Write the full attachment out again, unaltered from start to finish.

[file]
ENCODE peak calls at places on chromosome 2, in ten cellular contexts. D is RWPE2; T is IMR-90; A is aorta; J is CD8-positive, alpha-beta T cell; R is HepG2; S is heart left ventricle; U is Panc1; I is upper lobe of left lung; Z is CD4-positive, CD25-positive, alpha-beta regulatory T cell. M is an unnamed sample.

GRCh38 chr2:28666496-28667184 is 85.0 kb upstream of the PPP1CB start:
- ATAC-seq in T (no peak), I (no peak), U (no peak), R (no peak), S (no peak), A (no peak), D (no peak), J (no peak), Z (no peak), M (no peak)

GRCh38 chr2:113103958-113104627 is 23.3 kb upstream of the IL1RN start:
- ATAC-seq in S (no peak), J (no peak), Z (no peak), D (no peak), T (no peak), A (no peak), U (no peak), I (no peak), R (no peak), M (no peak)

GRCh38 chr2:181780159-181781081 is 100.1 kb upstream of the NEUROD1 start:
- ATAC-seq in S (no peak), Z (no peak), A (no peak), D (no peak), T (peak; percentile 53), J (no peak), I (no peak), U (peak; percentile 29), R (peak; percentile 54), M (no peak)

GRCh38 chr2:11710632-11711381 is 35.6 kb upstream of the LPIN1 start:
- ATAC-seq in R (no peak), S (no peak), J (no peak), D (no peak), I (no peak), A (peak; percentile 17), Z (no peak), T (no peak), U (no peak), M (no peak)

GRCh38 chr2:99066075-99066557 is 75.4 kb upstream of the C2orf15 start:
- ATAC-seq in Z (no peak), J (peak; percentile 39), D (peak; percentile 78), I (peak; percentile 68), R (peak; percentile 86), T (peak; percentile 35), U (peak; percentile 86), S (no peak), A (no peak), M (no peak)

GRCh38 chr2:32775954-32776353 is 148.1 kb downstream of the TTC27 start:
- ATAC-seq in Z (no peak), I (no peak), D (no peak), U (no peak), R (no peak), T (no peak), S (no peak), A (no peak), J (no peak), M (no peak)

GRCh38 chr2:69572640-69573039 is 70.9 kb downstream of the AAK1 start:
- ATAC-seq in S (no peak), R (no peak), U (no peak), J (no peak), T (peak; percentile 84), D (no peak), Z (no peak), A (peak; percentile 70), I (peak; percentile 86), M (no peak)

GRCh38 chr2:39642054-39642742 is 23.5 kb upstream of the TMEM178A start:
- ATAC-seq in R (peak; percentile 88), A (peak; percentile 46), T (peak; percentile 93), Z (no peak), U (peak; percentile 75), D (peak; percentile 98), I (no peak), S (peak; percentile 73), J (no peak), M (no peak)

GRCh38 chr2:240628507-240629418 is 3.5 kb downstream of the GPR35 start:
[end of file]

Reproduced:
ENCODE peak calls at places on chromosome 2, in ten cellular contexts. D is RWPE2; T is IMR-90; A is aorta; J is CD8-positive, alpha-beta T cell; R is HepG2; S is heart left ventricle; U is Panc1; I is upper lobe of left lung; Z is CD4-positive, CD25-positive, alpha-beta regulatory T cell. M is an unnamed sample.

GRCh38 chr2:28666496-28667184 is 85.0 kb upstream of the PPP1CB start:
- ATAC-seq in T (no peak), I (no peak), U (no peak), R (no peak), S (no peak), A (no peak), D (no peak), J (no peak), Z (no peak), M (no peak)

GRCh38 chr2:113103958-113104627 is 23.3 kb upstream of the IL1RN start:
- ATAC-seq in S (no peak), J (no peak), Z (no peak), D (no peak), T (no peak), A (no peak), U (no peak), I (no peak), R (no peak), M (no peak)

GRCh38 chr2:181780159-181781081 is 100.1 kb upstream of the NEUROD1 start:
- ATAC-seq in S (no peak), Z (no peak), A (no peak), D (no peak), T (peak; percentile 53), J (no peak), I (no peak), U (peak; percentile 29), R (peak; percentile 54), M (no peak)

GRCh38 chr2:11710632-11711381 is 35.6 kb upstream of the LPIN1 start:
- ATAC-seq in R (no peak), S (no peak), J (no peak), D (no peak), I (no peak), A (peak; percentile 17), Z (no peak), T (no peak), U (no peak), M (no peak)

GRCh38 chr2:99066075-99066557 is 75.4 kb upstream of the C2orf15 start:
- ATAC-seq in Z (no peak), J (peak; percentile 39), D (peak; percentile 78), I (peak; percentile 68), R (peak; percentile 86), T (peak; percentile 35), U (peak; percentile 86), S (no peak), A (no peak), M (no peak)

GRCh38 chr2:32775954-32776353 is 148.1 kb downstream of the TTC27 start:
- ATAC-seq in Z (no peak), I (no peak), D (no peak), U (no peak), R (no peak), T (no peak), S (no peak), A (no peak), J (no peak), M (no peak)

GRCh38 chr2:69572640-69573039 is 70.9 kb downstream of the AAK1 start:
- ATAC-seq in S (no peak), R (no peak), U (no peak), J (no peak), T (peak; percentile 84), D (no peak), Z (no peak), A (peak; percentile 70), I (peak; percentile 86), M (no peak)

GRCh38 chr2:39642054-39642742 is 23.5 kb upstream of the TMEM178A start:
- ATAC-seq in R (peak; percentile 88), A (peak; percentile 46), T (peak; percentile 93), Z (no peak), U (peak; percentile 75), D (peak; percentile 98), I (no peak), S (peak; percentile 73), J (no peak), M (no peak)

GRCh38 chr2:240628507-240629418 is 3.5 kb downstream of the GPR35 start: